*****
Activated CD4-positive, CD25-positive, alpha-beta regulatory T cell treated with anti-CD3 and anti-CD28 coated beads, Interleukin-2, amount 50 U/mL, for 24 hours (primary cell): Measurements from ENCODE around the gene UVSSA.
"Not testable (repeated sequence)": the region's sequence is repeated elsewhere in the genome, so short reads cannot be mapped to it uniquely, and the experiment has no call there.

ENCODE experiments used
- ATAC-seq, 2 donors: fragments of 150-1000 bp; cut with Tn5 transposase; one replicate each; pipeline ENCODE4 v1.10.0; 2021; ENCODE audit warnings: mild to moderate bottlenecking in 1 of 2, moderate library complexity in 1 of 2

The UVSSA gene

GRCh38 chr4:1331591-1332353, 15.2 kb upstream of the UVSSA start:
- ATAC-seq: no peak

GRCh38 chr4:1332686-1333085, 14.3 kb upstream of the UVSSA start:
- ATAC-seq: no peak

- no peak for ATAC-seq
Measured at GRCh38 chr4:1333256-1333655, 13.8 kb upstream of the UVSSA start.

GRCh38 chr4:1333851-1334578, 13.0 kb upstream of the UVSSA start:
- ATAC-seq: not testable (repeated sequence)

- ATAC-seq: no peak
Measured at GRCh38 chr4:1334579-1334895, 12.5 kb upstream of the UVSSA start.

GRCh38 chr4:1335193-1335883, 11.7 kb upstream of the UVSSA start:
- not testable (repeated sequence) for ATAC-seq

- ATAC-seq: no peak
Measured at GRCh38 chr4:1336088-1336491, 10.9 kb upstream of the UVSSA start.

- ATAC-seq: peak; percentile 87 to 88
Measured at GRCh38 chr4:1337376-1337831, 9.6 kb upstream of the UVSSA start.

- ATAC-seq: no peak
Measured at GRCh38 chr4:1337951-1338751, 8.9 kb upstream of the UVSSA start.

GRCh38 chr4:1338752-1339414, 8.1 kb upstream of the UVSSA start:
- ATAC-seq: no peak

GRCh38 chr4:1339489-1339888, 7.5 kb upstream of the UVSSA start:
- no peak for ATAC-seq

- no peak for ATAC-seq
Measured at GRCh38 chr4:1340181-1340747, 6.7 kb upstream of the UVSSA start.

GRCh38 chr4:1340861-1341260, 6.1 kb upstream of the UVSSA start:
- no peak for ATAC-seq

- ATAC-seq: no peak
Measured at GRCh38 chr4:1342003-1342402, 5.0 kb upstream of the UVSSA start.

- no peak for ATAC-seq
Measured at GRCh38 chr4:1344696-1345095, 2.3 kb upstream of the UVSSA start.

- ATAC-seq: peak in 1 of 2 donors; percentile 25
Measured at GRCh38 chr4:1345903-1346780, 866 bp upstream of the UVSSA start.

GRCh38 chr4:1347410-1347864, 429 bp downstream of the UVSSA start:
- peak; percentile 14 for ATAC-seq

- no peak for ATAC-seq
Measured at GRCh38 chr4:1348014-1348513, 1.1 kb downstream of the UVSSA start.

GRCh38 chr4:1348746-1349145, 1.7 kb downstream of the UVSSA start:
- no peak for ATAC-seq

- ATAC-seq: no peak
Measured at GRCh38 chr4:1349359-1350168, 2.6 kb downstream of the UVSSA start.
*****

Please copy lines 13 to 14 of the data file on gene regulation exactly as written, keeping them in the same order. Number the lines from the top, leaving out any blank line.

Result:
- ATAC-seq: not testable (repeated sequence)

- ATAC-seq: no peak